1 February 2017

Here’s the one thing Trump is right about

By William O'Keefe

The Federal Register, where US regulations are published, began publication in 1936. Back then, it was 11 pages long.

By 1960, the Code of Federal Regulations, which makes up the bulk of the Federal Register, had grown to almost 23,000 pages.  Now, it is almost 175,000.

This expansion of the administrative state has had an extensive economic impact. In June 2013, a paper by John Dawson and John Seater in the Journal of Economic Growth estimated that federal regulations have reduced growth by about 2 per cent per year between 1949 and 2005. They found that if federal regulations had remained at 1949 levels, current GDP would be $38.8 trillion higher.

That number may be unrealistically high, but there is no doubt about the negative impact of regulations on the economy. A Heritage Foundation report, Red Tape Rising, found that “more than $22 billion per year in new regulatory costs was imposed on Americans” in 2015, “pushing the total burden for the Obama years to exceed $100 billion annually”. That represents a lot of jobs lost, or not created in the first place.

As government has grown, so have the incentives for the bureaucracy to regulate more. This is not just an issue in America – Britain and the EU have their own well-known problems with regulatory overreach. Just consider the sheer volume of EU regulations set to be incorporated into British law as part of Theresa May’s “Great Repeal Bill”, which will take years if not decades to unpick.

During his election campaign, Donald Trump set a goal of removing two federal regulations for each new one issued. And his instructions to federal agencies confirm that he really means it.

It’s a daunting task.  But daunting isn’t the same as insurmountable. So what can politicians do, on both sides of the Atlantic, to kick-start the process?

To start with, all regulations that have been in effect for 40 or more years should be prime candidates for sunsetting unless they are reaffirmed, during a public consultation period, as still necessary.

Major regulations – in the US, those with an impact of $100 million or more – should be given priority treatment. In Washington, that process should begin with the Environmental Protection Agency (EPA), which was on a regulatory rampage during the Obama Administration: during this period, it issued more than 3,300 new regulations, many of which will have a significant impact.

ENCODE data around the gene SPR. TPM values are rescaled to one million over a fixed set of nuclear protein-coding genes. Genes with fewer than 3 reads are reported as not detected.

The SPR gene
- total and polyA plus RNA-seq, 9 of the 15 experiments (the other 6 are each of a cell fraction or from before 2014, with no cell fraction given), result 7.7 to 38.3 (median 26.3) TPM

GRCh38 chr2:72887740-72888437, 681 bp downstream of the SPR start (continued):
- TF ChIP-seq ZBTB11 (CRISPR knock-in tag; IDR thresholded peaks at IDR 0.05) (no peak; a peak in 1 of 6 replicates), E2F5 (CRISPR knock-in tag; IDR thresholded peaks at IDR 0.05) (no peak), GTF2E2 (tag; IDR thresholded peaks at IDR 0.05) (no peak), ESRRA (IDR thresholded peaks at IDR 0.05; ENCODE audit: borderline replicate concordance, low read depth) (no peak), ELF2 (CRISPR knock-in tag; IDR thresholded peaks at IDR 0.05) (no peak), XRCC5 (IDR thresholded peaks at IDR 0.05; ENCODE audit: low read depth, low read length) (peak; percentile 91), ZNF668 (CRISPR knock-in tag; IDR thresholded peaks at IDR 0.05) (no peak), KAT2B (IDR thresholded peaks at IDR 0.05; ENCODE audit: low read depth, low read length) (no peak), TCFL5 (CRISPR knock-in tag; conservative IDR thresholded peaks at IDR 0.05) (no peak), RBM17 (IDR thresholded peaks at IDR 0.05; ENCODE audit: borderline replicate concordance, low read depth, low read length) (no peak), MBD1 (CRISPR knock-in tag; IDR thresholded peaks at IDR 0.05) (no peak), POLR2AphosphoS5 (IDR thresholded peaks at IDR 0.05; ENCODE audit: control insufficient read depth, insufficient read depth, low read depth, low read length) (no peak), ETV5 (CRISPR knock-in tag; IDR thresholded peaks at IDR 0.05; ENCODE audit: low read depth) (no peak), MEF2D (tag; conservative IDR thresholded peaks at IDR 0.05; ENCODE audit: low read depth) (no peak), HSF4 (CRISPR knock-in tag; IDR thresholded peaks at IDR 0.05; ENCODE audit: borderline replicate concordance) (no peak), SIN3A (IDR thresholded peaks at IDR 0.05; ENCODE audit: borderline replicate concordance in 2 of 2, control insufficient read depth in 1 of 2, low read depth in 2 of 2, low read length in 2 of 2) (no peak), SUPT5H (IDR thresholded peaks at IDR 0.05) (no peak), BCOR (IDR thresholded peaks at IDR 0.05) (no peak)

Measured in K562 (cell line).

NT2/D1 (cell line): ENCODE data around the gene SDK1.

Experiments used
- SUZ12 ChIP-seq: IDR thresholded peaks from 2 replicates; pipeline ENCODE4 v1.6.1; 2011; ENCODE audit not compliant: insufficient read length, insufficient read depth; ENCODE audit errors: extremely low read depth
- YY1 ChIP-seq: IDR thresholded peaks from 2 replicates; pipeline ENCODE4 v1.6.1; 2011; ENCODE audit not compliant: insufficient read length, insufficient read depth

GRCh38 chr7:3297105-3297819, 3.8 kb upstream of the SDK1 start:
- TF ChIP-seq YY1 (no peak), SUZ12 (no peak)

Another problem common across the West is the insane complexity of the tax code, and the regulations surrounding it. Tax reform is one of the highest priorities of Congress and the new Administration. The emphasis should be placed on simplification, so that most families and small businesses can file their returns without needing to hire someone to do the job for them.

And of course, once we’ve cut the regulations, we need to make sure they don’t come creeping back. That means legislation to make sure that these reforms cannot easily be unpicked by a change in government.

Regulatory reform legislation should include setting an annual regulatory budget, as well as require that every major regulation obtain congressional or parliamentary approval before taking effect.

And sunset provisions should not just be part of all major rules, but extended to all government agencies and quangos.

Both Britain and America are facing extraordinary political moments – but just as a good crisis should not go to waste, neither should the current alignment between Congress and White House in the US, or the opportunities presented by Brexit.

For all their convulsions, the next 12 months present a rare, and potentially fleeting, opportunity to reverse the growth and power of the administrative state – and in the process both to kickstart growth, and foster individual liberty.

William O'Keefe is Founder and President of Solutions consulting, and the former EVP/COO of the American Petroleum Institute